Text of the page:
Even as the D.C. Circuit Court weighs the future of EPA’s Clean Power Plan (CPP), states across the country are figuring out how to reduce carbon emissions in the electric power sector. Some states are also beginning to look at how they will administer the compliance plan that gets them to their CPP targets. For many state air regulators, who are used to tracking pollutants coming out of power plant smokestacks, the idea of incorporating “outside the fence line” measures into CPP compliance plans can seem challenging. In particular, concerns might arise when it comes to any aspect of the CPP that involves providing credits to owners and operators of clean energy resources for the emission reductions produced by their technologies, whether as part of the Clean Energy Incentive Program (CEIP), allowance allocations in mass-based programs, or emission reduction credits in rate-based plans.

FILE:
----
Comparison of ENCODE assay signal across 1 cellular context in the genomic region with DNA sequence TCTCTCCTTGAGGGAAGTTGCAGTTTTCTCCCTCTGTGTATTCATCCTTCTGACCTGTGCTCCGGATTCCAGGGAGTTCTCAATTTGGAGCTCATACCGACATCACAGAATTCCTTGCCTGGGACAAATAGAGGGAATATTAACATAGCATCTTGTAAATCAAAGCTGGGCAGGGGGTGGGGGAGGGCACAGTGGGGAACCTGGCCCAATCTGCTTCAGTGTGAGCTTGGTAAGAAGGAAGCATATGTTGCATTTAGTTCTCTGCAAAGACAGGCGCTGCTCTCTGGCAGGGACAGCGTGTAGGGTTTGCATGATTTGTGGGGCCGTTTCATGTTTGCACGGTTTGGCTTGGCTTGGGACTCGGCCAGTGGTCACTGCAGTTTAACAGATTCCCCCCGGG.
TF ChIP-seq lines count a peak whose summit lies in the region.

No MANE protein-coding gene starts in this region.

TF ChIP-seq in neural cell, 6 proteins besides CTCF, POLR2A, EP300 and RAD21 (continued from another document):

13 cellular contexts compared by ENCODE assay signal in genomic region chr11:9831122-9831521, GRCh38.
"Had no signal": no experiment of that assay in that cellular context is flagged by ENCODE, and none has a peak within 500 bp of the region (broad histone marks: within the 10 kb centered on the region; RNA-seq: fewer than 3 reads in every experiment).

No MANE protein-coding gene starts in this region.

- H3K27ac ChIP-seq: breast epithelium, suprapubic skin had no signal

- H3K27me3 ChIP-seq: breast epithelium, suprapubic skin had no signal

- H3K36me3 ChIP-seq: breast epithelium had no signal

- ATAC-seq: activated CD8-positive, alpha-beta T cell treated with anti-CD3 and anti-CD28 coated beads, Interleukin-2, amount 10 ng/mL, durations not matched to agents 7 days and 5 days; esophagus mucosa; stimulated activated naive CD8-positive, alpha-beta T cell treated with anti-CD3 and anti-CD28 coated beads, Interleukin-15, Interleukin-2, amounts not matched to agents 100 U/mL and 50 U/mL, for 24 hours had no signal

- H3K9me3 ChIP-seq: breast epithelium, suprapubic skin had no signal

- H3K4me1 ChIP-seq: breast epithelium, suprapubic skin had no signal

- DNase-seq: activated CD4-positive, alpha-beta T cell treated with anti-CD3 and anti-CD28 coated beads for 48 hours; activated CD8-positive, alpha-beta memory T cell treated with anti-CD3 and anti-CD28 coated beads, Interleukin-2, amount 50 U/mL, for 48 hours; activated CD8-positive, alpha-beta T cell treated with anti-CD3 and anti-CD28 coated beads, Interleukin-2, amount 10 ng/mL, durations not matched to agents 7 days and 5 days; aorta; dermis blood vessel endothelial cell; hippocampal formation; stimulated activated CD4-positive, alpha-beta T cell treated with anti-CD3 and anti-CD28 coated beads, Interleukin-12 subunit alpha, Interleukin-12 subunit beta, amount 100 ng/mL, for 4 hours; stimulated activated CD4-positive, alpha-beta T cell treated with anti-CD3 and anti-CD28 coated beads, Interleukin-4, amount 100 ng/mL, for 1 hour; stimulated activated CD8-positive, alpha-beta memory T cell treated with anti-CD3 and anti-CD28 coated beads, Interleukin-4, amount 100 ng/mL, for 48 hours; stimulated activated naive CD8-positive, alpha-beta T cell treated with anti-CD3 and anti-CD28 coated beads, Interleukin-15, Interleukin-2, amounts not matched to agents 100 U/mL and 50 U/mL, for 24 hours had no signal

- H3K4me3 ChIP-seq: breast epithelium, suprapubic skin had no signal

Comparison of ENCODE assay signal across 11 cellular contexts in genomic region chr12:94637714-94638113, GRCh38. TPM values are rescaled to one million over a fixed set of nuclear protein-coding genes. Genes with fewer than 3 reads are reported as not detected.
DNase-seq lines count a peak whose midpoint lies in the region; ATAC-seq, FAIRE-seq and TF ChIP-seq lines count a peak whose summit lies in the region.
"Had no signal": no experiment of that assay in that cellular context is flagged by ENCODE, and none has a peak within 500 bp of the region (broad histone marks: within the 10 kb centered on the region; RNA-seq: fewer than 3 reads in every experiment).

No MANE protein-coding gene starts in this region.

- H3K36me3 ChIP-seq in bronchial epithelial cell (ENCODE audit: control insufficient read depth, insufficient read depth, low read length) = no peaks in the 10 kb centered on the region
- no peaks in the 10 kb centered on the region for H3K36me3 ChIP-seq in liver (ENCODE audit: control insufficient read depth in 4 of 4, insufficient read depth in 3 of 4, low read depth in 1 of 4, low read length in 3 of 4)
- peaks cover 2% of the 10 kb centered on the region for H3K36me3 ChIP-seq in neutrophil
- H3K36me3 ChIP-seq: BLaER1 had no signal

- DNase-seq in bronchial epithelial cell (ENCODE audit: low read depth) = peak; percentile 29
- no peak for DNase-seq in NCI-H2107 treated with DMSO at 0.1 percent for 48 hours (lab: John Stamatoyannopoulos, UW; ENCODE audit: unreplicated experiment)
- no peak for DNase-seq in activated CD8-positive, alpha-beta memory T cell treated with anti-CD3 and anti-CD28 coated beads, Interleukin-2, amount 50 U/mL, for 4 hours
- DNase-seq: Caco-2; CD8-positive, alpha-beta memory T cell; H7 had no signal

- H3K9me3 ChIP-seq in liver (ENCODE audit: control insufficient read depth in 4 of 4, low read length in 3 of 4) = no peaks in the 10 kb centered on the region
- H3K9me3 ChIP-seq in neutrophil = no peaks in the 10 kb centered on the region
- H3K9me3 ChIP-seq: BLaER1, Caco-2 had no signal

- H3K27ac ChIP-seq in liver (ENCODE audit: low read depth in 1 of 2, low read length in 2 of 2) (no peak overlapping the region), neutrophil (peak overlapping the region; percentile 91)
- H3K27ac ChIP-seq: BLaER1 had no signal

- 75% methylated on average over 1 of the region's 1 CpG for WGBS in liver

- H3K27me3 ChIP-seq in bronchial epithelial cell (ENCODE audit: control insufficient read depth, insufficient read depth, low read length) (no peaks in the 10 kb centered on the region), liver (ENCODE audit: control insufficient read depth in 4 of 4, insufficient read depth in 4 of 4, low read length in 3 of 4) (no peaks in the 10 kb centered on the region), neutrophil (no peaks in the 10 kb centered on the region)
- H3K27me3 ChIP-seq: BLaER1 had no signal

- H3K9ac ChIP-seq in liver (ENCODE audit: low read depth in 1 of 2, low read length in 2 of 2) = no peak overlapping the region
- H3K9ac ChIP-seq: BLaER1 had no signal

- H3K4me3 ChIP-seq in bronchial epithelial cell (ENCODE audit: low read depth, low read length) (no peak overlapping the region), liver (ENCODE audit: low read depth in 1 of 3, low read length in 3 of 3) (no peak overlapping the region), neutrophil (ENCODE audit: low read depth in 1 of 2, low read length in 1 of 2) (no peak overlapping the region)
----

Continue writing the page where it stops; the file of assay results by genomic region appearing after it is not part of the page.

Some regulators might be tempted to restrict their plans to onsite measures, such as power plant efficiency upgrades, which might seem more familiar and easier to handle administratively. But those retrofits are more costly and provide limited emissions reductions. In contrast, measures like energy efficiency and renewable energy development are cheaper for customers and more effective in reducing emissions, but they are unlike the pollution controls many of these agencies have overseen in the past.
Given fiscal pressures on state budgets and limited staffing, what’s a regulator to do? The answer: go outside the agency for help.